Space . . . Why Aren’t WE There Yet

One of my biggest problems with the space program is that regular people are not allowed to be involved in the program and that we actually don’t live up there. It’s like the place is being held in reserve for the super-evolved people: astronauts or the super-rich (like that dingus from Virgin Airlines).

(Micron Pens)

The second is: why are we still doing space walks? Space walking is ridiculous. How about space cars? Space Trucks? Space Scooters? Space Pontoon Boats? Space Log Rafts? A person (not an astronaut–the super-evolved aren’t really human after all) needs stuff when they are in space and no space-satchel or bat-belt is gonna have enough room for whatever one needs. Besides, the crap NASA puts into space is boring looking. NASA engineers have the creative imaginations of ants: “any thing that works for the hive works for me.” Why not make something cool, that can do stuff and that doesn’t make space boring (space walking is stupid–NASA needs space drag races to make life interesting up there).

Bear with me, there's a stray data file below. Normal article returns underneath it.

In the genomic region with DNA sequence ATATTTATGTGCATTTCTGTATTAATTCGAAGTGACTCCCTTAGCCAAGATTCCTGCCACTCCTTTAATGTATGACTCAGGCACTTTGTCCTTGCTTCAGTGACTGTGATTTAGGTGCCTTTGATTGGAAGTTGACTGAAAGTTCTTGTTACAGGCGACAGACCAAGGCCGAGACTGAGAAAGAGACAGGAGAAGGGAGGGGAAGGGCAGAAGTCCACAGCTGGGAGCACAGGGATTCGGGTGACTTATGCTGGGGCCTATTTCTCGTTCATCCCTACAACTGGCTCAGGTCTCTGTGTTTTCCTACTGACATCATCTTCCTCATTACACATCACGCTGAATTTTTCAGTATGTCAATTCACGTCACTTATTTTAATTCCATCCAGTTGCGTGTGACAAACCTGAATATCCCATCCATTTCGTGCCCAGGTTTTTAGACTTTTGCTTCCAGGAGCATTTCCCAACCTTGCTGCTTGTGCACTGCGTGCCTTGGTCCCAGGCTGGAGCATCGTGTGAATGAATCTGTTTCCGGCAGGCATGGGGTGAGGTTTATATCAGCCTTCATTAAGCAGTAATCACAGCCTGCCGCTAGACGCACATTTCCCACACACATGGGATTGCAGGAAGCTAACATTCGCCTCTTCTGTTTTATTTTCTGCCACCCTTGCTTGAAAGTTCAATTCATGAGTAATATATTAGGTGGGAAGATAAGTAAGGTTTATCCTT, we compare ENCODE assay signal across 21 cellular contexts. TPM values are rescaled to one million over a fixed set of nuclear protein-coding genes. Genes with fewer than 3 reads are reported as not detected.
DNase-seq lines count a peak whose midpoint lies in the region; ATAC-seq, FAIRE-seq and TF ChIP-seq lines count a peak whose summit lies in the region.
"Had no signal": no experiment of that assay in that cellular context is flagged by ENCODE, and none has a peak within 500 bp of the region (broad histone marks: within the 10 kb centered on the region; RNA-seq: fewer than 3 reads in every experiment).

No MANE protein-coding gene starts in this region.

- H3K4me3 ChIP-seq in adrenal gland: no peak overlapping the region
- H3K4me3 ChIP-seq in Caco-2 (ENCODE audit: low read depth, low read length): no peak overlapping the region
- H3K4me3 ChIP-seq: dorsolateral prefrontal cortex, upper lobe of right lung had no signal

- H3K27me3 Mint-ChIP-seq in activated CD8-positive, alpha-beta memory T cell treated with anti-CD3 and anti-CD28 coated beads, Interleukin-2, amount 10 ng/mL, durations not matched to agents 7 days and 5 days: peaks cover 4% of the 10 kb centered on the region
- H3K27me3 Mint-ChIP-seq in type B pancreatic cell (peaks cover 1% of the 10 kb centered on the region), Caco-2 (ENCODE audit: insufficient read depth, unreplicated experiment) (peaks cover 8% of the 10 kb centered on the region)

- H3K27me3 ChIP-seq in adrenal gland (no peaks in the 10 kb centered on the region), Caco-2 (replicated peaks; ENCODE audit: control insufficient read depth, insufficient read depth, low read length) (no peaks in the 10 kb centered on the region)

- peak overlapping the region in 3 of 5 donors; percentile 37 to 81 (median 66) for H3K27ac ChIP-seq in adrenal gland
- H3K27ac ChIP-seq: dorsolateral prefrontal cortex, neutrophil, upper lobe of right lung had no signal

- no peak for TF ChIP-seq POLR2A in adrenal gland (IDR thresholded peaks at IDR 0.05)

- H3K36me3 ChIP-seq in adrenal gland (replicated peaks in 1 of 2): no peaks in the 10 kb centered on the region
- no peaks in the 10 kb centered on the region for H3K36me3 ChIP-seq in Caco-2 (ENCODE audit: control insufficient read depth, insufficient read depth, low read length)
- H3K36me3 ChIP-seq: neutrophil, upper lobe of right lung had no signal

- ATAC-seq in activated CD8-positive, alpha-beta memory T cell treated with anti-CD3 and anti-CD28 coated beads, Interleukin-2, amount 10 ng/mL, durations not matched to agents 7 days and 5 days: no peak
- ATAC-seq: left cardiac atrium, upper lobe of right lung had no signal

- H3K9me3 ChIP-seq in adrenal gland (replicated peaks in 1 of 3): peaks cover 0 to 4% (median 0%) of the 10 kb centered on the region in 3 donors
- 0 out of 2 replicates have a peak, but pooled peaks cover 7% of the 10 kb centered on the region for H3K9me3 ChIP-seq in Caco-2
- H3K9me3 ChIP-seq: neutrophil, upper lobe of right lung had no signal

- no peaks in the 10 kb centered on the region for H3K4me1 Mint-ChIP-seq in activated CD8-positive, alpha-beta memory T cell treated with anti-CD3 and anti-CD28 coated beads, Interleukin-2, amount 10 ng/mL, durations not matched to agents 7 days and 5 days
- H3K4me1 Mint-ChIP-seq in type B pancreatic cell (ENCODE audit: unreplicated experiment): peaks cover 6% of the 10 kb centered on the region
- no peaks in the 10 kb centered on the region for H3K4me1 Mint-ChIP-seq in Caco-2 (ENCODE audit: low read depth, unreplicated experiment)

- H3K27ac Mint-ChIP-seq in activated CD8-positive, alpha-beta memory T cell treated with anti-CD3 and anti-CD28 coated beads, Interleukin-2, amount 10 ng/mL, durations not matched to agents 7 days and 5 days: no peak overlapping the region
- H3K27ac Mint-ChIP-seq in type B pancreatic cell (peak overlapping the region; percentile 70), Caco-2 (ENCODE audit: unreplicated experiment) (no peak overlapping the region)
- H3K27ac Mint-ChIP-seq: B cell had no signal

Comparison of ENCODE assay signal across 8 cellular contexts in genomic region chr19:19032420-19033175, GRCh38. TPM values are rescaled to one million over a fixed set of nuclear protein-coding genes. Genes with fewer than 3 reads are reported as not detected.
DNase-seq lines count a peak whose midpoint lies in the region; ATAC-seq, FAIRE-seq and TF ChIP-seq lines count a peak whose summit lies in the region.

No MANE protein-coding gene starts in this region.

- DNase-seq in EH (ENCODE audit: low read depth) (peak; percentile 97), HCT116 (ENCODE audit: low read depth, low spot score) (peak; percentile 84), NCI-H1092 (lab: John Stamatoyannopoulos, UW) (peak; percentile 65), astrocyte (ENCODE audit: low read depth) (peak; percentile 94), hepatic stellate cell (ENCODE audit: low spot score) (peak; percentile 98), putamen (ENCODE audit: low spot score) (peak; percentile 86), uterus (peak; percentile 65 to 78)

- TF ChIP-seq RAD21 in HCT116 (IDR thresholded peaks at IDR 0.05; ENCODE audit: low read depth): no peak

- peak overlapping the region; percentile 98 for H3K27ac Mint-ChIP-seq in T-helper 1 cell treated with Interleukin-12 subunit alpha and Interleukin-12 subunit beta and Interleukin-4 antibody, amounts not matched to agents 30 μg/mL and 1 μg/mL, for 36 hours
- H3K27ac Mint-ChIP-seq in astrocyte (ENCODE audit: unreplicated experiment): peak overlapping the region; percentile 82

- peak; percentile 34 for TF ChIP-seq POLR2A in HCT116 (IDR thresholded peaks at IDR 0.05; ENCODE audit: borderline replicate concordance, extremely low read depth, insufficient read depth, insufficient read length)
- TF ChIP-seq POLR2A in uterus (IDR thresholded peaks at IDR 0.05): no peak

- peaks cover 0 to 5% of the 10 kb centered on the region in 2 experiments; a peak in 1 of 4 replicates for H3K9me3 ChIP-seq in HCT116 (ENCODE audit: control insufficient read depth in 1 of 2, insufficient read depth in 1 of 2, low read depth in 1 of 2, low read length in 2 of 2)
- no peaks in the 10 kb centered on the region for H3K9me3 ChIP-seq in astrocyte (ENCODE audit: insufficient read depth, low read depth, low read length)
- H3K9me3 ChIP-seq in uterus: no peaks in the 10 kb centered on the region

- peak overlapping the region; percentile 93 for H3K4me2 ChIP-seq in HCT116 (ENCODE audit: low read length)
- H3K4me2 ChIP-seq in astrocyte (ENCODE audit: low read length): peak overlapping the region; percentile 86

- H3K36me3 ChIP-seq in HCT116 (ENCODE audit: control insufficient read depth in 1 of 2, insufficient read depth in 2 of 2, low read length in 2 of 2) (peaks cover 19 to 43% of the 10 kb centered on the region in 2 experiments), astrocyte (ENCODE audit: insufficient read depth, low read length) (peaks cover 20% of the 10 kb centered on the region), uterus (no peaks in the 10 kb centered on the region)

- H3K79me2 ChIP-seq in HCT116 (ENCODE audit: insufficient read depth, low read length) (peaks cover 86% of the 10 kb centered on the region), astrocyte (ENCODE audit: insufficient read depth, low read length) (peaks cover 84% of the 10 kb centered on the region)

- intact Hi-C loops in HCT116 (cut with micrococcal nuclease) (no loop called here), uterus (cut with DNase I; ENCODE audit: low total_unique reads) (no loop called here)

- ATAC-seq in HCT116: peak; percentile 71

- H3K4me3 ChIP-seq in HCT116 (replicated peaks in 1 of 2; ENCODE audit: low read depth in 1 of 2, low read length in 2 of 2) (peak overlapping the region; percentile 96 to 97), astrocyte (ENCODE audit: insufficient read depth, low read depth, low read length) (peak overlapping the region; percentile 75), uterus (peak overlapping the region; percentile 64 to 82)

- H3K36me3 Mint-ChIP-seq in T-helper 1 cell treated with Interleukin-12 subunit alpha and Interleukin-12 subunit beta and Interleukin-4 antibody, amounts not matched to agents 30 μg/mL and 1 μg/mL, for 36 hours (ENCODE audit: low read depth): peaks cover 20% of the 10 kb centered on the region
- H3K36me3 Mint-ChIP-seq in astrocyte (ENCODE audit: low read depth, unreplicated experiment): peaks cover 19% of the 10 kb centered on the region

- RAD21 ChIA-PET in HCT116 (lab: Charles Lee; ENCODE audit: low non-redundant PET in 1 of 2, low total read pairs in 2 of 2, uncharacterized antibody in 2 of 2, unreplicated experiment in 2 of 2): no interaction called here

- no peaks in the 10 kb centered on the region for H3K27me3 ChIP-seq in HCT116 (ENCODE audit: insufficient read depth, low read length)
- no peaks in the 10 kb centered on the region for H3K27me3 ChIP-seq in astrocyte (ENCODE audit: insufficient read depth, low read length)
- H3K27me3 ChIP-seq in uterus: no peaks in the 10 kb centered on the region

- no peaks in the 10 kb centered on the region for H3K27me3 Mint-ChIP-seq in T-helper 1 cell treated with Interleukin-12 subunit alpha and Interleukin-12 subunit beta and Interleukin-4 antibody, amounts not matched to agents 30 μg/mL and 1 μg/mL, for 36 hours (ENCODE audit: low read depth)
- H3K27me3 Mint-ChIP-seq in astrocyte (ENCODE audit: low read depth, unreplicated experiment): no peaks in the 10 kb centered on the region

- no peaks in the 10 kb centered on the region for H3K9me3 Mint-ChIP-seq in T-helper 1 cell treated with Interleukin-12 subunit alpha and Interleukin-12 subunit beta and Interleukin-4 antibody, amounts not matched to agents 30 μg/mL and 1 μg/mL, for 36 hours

Oh, I have more complaints about NASA other than elitism and being boring, but most of that has to do with political policy-makers who think it is impossible to go to space and repair the problems here on Earth.

True environmentalism means getting as many people into space as possible making the Earth a planetary conservation reserve.

What about the interstellar job market?

NASA: The science is nice, but:

  • Be practical and put the practical in space. NO MORE SUPER HUMANS.
  • Science is nice, but what about manufacturing and the then manufacturing staff? I’d be a space janitor in a micro-second.
  • Stop being boring! Make stuff the people like.

(Micron Pens & PhotoShop)

Policy-makers: stop being retarded about space.


7 thoughts on “Space . . . Why Aren’t WE There Yet

  1. As a ‘teacher’ you know that 1) we are less than one googol of a percent “of” space. 2) As a reference to how society implements then loses technologies: Thomas Edison is credited with the invention of electricity. Yet, small casks were found in Roman tombs that were found to be able to produce illumination via simple acid/cupric interaction. To lend a further kibble of thought: Tesla’s Dynamo in Niagara Falls still WORKS. It takes time to become fully ready for what we want. It takes a lot of prescience to see that what we do doesn’t ruin the future of what we were provided with, since we can’t make more.

    • Thanks for the comment and for reading my post, I appreciate it. Agreeing with point one and understanding point two, I do not think we will be “fully ready” for anything if we act like a bunch of neanderthals looking at the fish in the sea, never getting our feet wet and never catching dinner.

  2. So true… sigh. People from third world countries will never even get the chance to go beyond the sky. Someday… someday we’ll shall each own private rockets. 😛

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